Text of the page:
At the close of Doty's case, Dollar General moved for a directed verdict, claiming there was no evidence that it knew about the water on the floor. The trial court denied the motion.

Ultimately, the jury found Dollar General liable for Doty's fall. Dollar General moved to set aside the verdict and enter judgment for Dollar General, again claiming there was no evidence showing that it knew about the water on the floor.

When seeking a directed verdict, the movant admits the truth of all evidentiary facts, as well as every reasonable conclusion or inference favorable to the opposing party from those facts. A directed verdict is proper only when the evidence, viewed in the light most favorable to the non-moving party, shows that a jury could not reasonably differ about the existence of a material fact and the movant is entitled to judgment as a matter of law. If there are conflicts in the evidence or if different reasonable inferences could be drawn from the evidence, then the issue is a factual one that should be submitted to the jury and not be decided by the trial court as a matter of law.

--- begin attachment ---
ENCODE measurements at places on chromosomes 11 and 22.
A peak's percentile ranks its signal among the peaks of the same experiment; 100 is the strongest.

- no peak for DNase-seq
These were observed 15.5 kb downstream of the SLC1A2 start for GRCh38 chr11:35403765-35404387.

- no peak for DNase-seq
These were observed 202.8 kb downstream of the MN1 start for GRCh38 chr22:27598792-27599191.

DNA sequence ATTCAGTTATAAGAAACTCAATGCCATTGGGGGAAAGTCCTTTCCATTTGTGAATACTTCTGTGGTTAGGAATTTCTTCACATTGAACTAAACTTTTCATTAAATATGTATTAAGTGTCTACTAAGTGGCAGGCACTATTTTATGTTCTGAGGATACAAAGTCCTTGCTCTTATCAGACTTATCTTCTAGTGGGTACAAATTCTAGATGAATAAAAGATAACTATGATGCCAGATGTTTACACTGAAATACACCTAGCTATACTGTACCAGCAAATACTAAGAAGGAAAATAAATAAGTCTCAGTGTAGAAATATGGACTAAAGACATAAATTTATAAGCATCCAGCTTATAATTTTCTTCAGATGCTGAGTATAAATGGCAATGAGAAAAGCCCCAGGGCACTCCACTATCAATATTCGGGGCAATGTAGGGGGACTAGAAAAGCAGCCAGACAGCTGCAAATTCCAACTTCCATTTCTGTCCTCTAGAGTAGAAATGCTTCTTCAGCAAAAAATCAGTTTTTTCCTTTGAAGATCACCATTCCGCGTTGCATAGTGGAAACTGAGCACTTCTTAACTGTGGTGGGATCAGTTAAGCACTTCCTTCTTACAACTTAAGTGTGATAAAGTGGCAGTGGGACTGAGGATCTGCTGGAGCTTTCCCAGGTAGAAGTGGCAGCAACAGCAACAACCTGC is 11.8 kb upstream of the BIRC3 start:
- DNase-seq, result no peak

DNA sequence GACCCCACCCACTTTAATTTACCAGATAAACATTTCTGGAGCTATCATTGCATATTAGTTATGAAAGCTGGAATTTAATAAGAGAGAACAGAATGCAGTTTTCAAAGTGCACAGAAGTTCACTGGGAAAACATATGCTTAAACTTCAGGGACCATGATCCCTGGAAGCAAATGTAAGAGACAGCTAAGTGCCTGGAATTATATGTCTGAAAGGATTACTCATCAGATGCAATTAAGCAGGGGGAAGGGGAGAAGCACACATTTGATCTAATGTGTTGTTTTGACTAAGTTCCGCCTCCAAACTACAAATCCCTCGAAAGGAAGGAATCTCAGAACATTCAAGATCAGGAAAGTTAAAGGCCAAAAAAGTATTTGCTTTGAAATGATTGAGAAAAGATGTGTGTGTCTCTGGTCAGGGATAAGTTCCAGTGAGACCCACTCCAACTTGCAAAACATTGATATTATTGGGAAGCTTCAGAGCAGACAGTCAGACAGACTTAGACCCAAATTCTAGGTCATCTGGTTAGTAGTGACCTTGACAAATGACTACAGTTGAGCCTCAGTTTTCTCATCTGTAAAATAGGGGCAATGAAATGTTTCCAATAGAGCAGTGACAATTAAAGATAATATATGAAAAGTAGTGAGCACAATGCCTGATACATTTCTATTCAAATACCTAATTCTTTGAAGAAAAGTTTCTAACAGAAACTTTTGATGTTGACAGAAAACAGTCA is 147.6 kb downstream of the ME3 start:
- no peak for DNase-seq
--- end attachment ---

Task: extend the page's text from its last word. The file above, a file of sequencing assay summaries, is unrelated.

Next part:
In a slip-and-fall case involving a transitory substance in a business, the plaintiff must get past section 768.0755, Florida Statutes. That statute requires the plaintiff to “prove that the business establishment had actual or constructive knowledge of the dangerous condition and should have taken action to remedy it.” A business owner has ‘actual knowledge’ of a dangerous condition when the owner or one of its agents ‘knows of or creates the dangerous condition.’” Eddings v. Target Corp., No. 8:22-cv-02060, 2024 WL 414529, at *4 (M.D. Fla. Feb. 5, 2024) (quotingBarbour v. Brinker Fla., Inc., 801 So. 2d 953, 957 (Fla. 5th DCA 2001)). “Although the statute codifying the actual ... knowledge requirement was enacted in 2010, Florida's courts have long recognized the requirement at common law.” Sutton v. Wal-Mart Stores E., LP, 64 F.4th 1166, 1169 n.1 (11th Cir. 2023); see also Eddings, 2024 WL 414529, at *4 (noting that as to the transitory foreign substance statute, “state court decisions prior to 2002 or after 2010 are informative”).